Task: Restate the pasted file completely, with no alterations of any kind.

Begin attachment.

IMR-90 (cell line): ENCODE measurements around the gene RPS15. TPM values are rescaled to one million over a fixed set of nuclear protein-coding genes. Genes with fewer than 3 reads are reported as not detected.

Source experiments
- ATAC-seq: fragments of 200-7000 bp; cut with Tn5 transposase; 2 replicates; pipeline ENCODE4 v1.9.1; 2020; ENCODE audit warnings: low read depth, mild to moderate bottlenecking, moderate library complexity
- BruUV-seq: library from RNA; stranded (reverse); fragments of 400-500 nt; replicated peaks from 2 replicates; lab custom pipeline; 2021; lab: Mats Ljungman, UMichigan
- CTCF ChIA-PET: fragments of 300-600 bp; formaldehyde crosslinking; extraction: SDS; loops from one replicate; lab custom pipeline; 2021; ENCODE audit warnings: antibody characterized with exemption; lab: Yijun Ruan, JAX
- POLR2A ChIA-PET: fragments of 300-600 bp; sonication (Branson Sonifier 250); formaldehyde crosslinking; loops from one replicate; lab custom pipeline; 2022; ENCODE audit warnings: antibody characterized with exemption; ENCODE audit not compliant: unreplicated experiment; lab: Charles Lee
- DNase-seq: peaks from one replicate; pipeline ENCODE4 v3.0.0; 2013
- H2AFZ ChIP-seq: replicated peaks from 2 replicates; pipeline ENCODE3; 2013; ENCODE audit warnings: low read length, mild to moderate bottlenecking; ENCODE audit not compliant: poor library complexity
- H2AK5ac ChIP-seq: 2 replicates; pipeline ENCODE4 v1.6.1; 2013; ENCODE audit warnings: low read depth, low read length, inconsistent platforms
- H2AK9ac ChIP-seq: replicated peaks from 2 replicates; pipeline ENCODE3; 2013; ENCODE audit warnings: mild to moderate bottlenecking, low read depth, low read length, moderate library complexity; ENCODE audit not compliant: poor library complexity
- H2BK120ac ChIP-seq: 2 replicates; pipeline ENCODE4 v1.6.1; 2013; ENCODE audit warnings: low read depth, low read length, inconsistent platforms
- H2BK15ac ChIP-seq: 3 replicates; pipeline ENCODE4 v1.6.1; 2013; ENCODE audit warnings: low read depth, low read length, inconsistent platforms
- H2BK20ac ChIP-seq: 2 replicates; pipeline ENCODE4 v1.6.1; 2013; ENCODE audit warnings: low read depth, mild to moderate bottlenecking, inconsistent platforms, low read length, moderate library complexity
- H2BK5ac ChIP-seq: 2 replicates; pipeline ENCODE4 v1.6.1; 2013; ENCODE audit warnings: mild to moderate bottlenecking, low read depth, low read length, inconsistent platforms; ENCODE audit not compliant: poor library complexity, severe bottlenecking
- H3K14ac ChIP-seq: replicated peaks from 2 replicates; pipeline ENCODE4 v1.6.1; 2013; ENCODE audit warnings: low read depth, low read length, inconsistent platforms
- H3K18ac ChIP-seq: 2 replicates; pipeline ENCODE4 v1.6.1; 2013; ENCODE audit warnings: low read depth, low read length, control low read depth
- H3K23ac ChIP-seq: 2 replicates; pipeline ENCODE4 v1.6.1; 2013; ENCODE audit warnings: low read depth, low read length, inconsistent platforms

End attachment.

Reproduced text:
IMR-90 (cell line): ENCODE measurements around the gene RPS15. TPM values are rescaled to one million over a fixed set of nuclear protein-coding genes. Genes with fewer than 3 reads are reported as not detected.

Source experiments
- ATAC-seq: fragments of 200-7000 bp; cut with Tn5 transposase; 2 replicates; pipeline ENCODE4 v1.9.1; 2020; ENCODE audit warnings: low read depth, mild to moderate bottlenecking, moderate library complexity
- BruUV-seq: library from RNA; stranded (reverse); fragments of 400-500 nt; replicated peaks from 2 replicates; lab custom pipeline; 2021; lab: Mats Ljungman, UMichigan
- CTCF ChIA-PET: fragments of 300-600 bp; formaldehyde crosslinking; extraction: SDS; loops from one replicate; lab custom pipeline; 2021; ENCODE audit warnings: antibody characterized with exemption; lab: Yijun Ruan, JAX
- POLR2A ChIA-PET: fragments of 300-600 bp; sonication (Branson Sonifier 250); formaldehyde crosslinking; loops from one replicate; lab custom pipeline; 2022; ENCODE audit warnings: antibody characterized with exemption; ENCODE audit not compliant: unreplicated experiment; lab: Charles Lee
- DNase-seq: peaks from one replicate; pipeline ENCODE4 v3.0.0; 2013
- H2AFZ ChIP-seq: replicated peaks from 2 replicates; pipeline ENCODE3; 2013; ENCODE audit warnings: low read length, mild to moderate bottlenecking; ENCODE audit not compliant: poor library complexity
- H2AK5ac ChIP-seq: 2 replicates; pipeline ENCODE4 v1.6.1; 2013; ENCODE audit warnings: low read depth, low read length, inconsistent platforms
- H2AK9ac ChIP-seq: replicated peaks from 2 replicates; pipeline ENCODE3; 2013; ENCODE audit warnings: mild to moderate bottlenecking, low read depth, low read length, moderate library complexity; ENCODE audit not compliant: poor library complexity
- H2BK120ac ChIP-seq: 2 replicates; pipeline ENCODE4 v1.6.1; 2013; ENCODE audit warnings: low read depth, low read length, inconsistent platforms
- H2BK15ac ChIP-seq: 3 replicates; pipeline ENCODE4 v1.6.1; 2013; ENCODE audit warnings: low read depth, low read length, inconsistent platforms
- H2BK20ac ChIP-seq: 2 replicates; pipeline ENCODE4 v1.6.1; 2013; ENCODE audit warnings: low read depth, mild to moderate bottlenecking, inconsistent platforms, low read length, moderate library complexity
- H2BK5ac ChIP-seq: 2 replicates; pipeline ENCODE4 v1.6.1; 2013; ENCODE audit warnings: mild to moderate bottlenecking, low read depth, low read length, inconsistent platforms; ENCODE audit not compliant: poor library complexity, severe bottlenecking
- H3K14ac ChIP-seq: replicated peaks from 2 replicates; pipeline ENCODE4 v1.6.1; 2013; ENCODE audit warnings: low read depth, low read length, inconsistent platforms
- H3K18ac ChIP-seq: 2 replicates; pipeline ENCODE4 v1.6.1; 2013; ENCODE audit warnings: low read depth, low read length, control low read depth
- H3K23ac ChIP-seq: 2 replicates; pipeline ENCODE4 v1.6.1; 2013; ENCODE audit warnings: low read depth, low read length, inconsistent platforms